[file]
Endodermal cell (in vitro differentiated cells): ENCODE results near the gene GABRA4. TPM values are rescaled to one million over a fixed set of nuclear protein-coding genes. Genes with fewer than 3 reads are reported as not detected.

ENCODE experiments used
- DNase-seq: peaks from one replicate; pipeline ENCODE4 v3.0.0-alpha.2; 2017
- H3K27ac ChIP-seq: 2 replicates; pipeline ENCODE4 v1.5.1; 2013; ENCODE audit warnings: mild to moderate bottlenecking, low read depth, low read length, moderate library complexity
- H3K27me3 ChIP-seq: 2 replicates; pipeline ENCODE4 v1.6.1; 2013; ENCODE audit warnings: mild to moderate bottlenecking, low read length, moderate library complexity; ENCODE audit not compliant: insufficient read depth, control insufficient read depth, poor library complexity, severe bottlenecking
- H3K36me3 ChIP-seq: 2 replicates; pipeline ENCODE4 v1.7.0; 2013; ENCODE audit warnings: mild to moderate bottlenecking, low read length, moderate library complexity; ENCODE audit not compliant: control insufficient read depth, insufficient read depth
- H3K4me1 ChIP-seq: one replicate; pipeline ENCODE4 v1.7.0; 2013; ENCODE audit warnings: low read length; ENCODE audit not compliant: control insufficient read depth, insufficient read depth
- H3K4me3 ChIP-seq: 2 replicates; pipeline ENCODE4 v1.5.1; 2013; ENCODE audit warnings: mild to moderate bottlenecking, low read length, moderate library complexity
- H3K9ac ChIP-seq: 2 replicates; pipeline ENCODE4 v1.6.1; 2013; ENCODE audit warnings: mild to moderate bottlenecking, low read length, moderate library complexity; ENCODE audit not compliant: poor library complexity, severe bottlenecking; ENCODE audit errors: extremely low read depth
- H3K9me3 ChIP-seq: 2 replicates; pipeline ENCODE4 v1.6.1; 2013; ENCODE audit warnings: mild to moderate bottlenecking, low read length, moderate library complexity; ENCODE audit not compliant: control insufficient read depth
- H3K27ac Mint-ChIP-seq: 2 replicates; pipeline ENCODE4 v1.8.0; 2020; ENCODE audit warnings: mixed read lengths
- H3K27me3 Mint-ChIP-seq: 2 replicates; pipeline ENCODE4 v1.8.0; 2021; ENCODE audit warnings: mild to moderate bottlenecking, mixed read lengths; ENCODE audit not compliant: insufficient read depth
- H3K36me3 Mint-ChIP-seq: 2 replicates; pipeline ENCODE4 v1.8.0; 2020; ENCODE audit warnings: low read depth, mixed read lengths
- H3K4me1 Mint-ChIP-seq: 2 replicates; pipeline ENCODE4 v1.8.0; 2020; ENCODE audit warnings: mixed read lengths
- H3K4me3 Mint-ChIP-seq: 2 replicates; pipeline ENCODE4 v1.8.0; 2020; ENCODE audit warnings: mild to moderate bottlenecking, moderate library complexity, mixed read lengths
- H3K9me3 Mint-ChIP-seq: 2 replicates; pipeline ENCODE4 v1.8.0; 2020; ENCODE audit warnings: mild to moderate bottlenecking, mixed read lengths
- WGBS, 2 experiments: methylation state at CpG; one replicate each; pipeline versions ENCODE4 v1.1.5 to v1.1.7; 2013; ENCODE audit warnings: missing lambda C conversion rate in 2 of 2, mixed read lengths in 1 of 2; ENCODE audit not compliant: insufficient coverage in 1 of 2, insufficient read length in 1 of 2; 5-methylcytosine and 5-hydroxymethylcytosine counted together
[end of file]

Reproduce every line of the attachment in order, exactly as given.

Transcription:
Endodermal cell (in vitro differentiated cells): ENCODE results near the gene GABRA4. TPM values are rescaled to one million over a fixed set of nuclear protein-coding genes. Genes with fewer than 3 reads are reported as not detected.

ENCODE experiments used
- DNase-seq: peaks from one replicate; pipeline ENCODE4 v3.0.0-alpha.2; 2017
- H3K27ac ChIP-seq: 2 replicates; pipeline ENCODE4 v1.5.1; 2013; ENCODE audit warnings: mild to moderate bottlenecking, low read depth, low read length, moderate library complexity
- H3K27me3 ChIP-seq: 2 replicates; pipeline ENCODE4 v1.6.1; 2013; ENCODE audit warnings: mild to moderate bottlenecking, low read length, moderate library complexity; ENCODE audit not compliant: insufficient read depth, control insufficient read depth, poor library complexity, severe bottlenecking
- H3K36me3 ChIP-seq: 2 replicates; pipeline ENCODE4 v1.7.0; 2013; ENCODE audit warnings: mild to moderate bottlenecking, low read length, moderate library complexity; ENCODE audit not compliant: control insufficient read depth, insufficient read depth
- H3K4me1 ChIP-seq: one replicate; pipeline ENCODE4 v1.7.0; 2013; ENCODE audit warnings: low read length; ENCODE audit not compliant: control insufficient read depth, insufficient read depth
- H3K4me3 ChIP-seq: 2 replicates; pipeline ENCODE4 v1.5.1; 2013; ENCODE audit warnings: mild to moderate bottlenecking, low read length, moderate library complexity
- H3K9ac ChIP-seq: 2 replicates; pipeline ENCODE4 v1.6.1; 2013; ENCODE audit warnings: mild to moderate bottlenecking, low read length, moderate library complexity; ENCODE audit not compliant: poor library complexity, severe bottlenecking; ENCODE audit errors: extremely low read depth
- H3K9me3 ChIP-seq: 2 replicates; pipeline ENCODE4 v1.6.1; 2013; ENCODE audit warnings: mild to moderate bottlenecking, low read length, moderate library complexity; ENCODE audit not compliant: control insufficient read depth
- H3K27ac Mint-ChIP-seq: 2 replicates; pipeline ENCODE4 v1.8.0; 2020; ENCODE audit warnings: mixed read lengths
- H3K27me3 Mint-ChIP-seq: 2 replicates; pipeline ENCODE4 v1.8.0; 2021; ENCODE audit warnings: mild to moderate bottlenecking, mixed read lengths; ENCODE audit not compliant: insufficient read depth
- H3K36me3 Mint-ChIP-seq: 2 replicates; pipeline ENCODE4 v1.8.0; 2020; ENCODE audit warnings: low read depth, mixed read lengths
- H3K4me1 Mint-ChIP-seq: 2 replicates; pipeline ENCODE4 v1.8.0; 2020; ENCODE audit warnings: mixed read lengths
- H3K4me3 Mint-ChIP-seq: 2 replicates; pipeline ENCODE4 v1.8.0; 2020; ENCODE audit warnings: mild to moderate bottlenecking, moderate library complexity, mixed read lengths
- H3K9me3 Mint-ChIP-seq: 2 replicates; pipeline ENCODE4 v1.8.0; 2020; ENCODE audit warnings: mild to moderate bottlenecking, mixed read lengths
- WGBS, 2 experiments: methylation state at CpG; one replicate each; pipeline versions ENCODE4 v1.1.5 to v1.1.7; 2013; ENCODE audit warnings: missing lambda C conversion rate in 2 of 2, mixed read lengths in 1 of 2; ENCODE audit not compliant: insufficient coverage in 1 of 2, insufficient read length in 1 of 2; 5-methylcytosine and 5-hydroxymethylcytosine counted together